EDITORIAL: Cities are right to address global issues

EDITORIAL: Cities are right to address global issues

There’s little doubt that Sooke council’s latest foray into global issues will raise some eyebrows.

Signing on to ban nuclear weapons will doubtlessly give rise to voices of derision from those who believe that municipalities should know their place as the most junior level of government and leave global issues to the grown-ups to manage.

But while that position might have represented the popular view in 1970, anyone clinging to that particular position in 2019 just hasn’t been paying attention.

In 1814, Russian author Ivan Krylov wrote a fable about a man who was so taken with the minutia of the tiny items in a museum that he failed to notice the elephant in the room. That’s not unlike municipal politicians who are so concerned with park benches and potholes that they fail to notice that climate change threatens their city with flooding or forest fires.

The world is facing multiple pressures, including climate change, inequality, migration, terrorism, and yes, a threat of nuclear war, and it’s all happening while national governments are coming unstuck.

The solution, say some experts, is for cities to lead.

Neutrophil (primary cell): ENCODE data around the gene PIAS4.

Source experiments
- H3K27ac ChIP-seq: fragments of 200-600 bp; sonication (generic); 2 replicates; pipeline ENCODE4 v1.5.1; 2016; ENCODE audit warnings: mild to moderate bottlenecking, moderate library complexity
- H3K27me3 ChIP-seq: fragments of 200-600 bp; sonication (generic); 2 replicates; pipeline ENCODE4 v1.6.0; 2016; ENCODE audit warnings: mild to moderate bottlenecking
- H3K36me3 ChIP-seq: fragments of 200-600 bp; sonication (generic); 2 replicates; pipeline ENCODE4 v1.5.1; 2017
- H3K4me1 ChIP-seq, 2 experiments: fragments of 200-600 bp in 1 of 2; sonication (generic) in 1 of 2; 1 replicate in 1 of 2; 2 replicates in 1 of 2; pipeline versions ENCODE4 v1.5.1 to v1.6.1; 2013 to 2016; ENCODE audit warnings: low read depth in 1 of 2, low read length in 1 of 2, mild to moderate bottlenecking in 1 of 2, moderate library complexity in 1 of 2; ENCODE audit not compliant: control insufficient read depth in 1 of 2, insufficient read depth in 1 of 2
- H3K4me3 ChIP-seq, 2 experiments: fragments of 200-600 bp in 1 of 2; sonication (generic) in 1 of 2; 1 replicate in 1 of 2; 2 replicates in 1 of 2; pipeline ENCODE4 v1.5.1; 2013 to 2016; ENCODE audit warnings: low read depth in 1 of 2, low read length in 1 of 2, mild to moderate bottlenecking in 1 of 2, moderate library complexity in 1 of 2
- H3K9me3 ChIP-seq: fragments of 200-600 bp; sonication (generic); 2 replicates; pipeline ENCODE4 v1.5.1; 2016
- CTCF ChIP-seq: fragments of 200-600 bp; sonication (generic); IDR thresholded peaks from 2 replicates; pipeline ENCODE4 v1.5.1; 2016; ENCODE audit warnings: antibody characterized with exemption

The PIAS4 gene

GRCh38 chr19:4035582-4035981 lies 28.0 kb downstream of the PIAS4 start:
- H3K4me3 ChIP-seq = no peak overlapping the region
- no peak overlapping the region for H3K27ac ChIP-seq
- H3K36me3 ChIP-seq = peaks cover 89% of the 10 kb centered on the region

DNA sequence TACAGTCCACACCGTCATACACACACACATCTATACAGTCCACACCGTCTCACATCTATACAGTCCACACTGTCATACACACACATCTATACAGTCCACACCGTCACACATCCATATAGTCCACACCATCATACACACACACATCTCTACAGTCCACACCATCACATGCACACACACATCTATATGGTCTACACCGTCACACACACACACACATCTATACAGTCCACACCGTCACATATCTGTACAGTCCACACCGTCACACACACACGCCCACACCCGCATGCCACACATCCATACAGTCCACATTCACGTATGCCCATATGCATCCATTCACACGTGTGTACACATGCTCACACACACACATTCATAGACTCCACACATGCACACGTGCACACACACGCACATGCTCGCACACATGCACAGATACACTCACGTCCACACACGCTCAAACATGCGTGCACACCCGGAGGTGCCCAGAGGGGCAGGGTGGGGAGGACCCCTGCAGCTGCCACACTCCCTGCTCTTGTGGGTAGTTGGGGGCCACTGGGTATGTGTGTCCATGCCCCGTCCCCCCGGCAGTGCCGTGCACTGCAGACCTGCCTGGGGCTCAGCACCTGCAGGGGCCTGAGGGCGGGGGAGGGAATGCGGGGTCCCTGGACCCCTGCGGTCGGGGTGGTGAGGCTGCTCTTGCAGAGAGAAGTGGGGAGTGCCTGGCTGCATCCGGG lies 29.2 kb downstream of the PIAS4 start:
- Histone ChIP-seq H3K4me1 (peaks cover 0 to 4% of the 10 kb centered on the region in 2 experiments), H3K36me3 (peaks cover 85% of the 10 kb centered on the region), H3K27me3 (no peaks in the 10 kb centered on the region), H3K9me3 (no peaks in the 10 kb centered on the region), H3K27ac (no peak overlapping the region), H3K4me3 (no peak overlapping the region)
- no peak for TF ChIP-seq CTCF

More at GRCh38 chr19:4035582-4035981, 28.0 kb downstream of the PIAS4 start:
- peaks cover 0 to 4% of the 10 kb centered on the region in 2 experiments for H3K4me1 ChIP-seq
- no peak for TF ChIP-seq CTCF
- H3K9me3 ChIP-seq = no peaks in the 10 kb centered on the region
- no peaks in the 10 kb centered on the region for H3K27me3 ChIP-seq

In 2016 a Global Parlaiment of Mayors was created internationally to help mayors to tackle local challenges resulting from global issues.

Inter-city networks like the B.C. Union of Municipalities have become more common, joining hundreds of similar organizations worldwide to provide a voice to people who feel ignored by their national governments. Cities have independently opted to take action on issues like climate change, pollution and sustainable energy. They have declared themselves sanctuaries for displaced migrants and taken action on the opioid crisis.

By doing so, they’ve addressed these problems on a micro level, but cumulatively, they are making a difference and are sometimes motivating their national governments to act.

It was Mahatma Gandi, who said, “It’s the action, not the fruit of the action, that’s important. You have to do the right thing. It may not be in your power, may not be in your time, that there’ll be any fruit. But that doesn’t mean you stop doing the right thing. You may never know what results come from your action. But if you do nothing, there will be no result.”

Sooke council seems to know the truth of that statement. In truth, a failure to accept the responsibility to address global issues is tantamount to political malpractice.